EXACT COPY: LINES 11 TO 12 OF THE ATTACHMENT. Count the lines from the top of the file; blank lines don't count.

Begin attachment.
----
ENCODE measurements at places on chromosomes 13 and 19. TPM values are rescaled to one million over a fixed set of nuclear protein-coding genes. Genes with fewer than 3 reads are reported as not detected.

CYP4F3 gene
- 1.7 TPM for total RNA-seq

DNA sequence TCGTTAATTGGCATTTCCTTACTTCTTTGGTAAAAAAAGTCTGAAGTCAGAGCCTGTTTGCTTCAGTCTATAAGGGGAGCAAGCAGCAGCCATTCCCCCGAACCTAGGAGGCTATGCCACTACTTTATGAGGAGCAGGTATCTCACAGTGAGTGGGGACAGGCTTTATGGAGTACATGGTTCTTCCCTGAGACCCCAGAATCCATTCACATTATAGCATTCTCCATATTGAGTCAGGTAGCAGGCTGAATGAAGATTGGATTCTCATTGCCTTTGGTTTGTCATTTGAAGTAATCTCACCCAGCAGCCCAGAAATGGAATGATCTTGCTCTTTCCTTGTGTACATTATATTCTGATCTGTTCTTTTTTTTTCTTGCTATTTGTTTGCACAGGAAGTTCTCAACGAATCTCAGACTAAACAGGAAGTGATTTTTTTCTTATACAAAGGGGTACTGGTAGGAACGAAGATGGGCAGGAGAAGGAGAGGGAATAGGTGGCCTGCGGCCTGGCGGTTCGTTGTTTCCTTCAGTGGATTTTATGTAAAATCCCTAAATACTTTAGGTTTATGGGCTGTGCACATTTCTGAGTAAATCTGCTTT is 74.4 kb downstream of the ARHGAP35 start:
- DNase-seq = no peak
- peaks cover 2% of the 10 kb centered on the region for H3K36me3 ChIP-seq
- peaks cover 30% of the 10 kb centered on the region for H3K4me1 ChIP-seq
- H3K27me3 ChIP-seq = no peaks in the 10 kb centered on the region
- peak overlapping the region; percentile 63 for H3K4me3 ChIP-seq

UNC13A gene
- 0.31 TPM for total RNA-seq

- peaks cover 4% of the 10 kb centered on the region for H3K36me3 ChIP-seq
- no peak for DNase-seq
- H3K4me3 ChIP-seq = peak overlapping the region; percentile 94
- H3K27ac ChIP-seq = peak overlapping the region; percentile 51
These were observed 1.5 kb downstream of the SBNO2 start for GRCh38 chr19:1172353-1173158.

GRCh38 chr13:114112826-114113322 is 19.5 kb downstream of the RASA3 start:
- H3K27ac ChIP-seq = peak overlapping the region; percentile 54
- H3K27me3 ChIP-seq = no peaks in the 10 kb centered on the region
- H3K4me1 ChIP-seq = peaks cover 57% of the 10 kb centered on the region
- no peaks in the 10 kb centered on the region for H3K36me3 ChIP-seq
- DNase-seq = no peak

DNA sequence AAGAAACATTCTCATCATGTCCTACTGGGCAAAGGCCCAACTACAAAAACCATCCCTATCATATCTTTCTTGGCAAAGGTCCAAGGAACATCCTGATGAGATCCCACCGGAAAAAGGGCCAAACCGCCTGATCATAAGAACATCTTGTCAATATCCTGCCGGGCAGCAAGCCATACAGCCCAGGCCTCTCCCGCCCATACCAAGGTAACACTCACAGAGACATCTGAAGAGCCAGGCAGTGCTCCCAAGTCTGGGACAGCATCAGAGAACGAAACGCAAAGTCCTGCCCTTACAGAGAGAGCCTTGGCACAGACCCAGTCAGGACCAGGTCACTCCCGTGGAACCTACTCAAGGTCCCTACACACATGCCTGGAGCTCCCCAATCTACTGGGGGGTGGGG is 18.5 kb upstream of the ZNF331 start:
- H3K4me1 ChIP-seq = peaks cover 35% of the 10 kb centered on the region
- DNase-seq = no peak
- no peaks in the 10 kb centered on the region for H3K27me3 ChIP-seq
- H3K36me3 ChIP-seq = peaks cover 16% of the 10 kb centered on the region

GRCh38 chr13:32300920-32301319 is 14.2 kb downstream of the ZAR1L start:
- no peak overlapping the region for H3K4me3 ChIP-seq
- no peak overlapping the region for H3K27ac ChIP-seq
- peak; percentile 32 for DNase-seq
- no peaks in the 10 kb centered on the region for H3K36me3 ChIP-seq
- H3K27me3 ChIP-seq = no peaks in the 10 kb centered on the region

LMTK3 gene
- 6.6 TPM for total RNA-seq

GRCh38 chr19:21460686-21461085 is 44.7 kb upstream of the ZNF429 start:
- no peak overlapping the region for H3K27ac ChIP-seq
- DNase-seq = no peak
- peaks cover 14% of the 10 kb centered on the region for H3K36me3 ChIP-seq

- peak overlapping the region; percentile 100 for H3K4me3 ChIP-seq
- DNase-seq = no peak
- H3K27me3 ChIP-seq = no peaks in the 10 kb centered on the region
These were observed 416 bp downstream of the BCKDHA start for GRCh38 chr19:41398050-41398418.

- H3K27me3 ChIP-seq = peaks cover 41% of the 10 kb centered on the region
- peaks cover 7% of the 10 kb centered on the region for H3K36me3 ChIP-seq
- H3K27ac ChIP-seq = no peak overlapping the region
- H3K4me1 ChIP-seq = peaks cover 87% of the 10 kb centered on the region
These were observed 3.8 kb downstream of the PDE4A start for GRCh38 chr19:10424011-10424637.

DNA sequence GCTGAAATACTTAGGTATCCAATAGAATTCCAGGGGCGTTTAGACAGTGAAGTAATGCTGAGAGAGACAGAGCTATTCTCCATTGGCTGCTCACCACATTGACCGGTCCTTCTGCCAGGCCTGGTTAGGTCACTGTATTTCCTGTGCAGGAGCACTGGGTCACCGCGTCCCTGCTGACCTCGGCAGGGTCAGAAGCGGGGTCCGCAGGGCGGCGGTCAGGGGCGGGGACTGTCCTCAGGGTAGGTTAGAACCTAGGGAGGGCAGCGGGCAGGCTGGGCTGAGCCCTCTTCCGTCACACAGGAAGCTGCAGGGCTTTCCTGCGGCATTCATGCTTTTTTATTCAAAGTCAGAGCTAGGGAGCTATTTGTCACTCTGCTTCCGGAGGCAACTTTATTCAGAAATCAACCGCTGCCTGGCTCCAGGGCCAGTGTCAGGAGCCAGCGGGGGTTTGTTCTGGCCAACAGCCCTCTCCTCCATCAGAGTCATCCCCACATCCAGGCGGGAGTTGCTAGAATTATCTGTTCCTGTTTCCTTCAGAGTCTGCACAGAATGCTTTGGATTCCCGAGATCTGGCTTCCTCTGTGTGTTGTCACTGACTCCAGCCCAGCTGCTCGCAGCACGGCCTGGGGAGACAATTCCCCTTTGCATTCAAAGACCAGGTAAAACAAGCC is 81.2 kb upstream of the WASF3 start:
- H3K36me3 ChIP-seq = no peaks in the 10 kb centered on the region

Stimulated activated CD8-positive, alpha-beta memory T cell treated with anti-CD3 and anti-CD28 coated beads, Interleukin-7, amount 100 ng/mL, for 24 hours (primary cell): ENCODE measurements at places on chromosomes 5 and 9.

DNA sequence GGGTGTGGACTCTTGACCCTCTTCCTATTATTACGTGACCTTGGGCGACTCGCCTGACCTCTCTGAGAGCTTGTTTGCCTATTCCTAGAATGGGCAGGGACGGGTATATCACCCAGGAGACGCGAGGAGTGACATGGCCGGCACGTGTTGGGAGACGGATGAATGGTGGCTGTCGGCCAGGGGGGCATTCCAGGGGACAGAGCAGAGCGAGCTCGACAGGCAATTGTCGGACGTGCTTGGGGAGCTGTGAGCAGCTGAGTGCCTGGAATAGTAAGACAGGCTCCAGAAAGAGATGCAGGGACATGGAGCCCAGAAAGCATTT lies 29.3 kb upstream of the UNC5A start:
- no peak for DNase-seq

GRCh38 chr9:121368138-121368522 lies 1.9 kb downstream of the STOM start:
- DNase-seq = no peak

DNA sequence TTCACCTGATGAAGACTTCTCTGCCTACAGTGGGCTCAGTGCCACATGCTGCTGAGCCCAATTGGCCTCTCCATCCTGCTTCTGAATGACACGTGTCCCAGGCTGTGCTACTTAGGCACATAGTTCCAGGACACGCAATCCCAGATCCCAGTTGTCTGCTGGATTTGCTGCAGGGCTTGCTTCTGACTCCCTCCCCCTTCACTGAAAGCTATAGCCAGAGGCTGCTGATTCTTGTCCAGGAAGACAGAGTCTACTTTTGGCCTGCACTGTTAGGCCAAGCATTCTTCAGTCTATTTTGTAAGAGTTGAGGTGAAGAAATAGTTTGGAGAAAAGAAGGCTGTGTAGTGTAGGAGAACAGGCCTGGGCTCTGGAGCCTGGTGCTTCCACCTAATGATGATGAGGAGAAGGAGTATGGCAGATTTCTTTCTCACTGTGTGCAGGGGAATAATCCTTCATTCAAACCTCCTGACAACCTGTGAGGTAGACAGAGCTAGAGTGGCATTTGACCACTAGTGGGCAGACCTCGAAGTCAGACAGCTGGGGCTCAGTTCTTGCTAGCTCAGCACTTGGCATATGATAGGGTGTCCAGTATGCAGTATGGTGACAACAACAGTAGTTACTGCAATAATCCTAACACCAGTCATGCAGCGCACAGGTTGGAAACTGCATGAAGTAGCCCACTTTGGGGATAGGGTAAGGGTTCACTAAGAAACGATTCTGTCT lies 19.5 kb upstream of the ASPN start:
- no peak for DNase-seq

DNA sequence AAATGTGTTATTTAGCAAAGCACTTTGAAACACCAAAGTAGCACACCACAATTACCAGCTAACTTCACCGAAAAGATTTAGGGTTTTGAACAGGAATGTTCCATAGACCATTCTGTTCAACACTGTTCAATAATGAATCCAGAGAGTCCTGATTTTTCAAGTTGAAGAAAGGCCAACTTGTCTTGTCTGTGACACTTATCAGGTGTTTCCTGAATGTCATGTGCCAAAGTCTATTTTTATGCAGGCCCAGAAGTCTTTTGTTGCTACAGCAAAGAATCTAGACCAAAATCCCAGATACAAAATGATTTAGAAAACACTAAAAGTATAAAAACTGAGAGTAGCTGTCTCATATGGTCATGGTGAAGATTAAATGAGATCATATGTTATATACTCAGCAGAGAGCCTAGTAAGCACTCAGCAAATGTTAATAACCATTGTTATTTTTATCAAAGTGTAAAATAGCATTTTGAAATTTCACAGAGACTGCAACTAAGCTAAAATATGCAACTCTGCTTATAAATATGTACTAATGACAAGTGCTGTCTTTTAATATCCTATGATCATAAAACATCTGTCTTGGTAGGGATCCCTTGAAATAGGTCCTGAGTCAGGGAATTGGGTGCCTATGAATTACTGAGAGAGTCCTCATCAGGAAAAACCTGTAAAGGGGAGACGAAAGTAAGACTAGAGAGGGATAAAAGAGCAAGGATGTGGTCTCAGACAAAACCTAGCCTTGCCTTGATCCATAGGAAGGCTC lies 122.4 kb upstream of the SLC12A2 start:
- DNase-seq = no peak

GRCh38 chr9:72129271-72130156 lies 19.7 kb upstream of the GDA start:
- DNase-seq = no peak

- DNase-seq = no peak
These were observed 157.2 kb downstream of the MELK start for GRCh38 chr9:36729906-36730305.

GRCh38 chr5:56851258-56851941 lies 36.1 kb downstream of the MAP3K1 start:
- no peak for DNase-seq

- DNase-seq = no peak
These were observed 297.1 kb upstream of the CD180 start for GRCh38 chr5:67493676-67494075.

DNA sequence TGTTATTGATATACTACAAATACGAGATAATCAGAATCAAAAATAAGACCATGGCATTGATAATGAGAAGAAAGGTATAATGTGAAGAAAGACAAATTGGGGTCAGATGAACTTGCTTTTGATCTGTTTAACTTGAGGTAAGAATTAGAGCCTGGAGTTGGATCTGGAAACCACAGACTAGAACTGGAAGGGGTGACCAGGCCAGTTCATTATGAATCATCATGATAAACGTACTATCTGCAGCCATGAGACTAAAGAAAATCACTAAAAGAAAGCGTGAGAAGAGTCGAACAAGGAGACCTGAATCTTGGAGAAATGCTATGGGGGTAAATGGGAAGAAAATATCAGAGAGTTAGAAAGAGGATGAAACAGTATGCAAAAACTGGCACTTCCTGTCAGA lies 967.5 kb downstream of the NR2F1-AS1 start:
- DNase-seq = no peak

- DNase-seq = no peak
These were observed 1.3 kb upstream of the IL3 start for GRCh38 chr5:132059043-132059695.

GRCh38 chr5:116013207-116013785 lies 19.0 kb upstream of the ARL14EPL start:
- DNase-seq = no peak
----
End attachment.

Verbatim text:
- 0.31 TPM for total RNA-seq

- peaks cover 4% of the 10 kb centered on the region for H3K36me3 ChIP-seq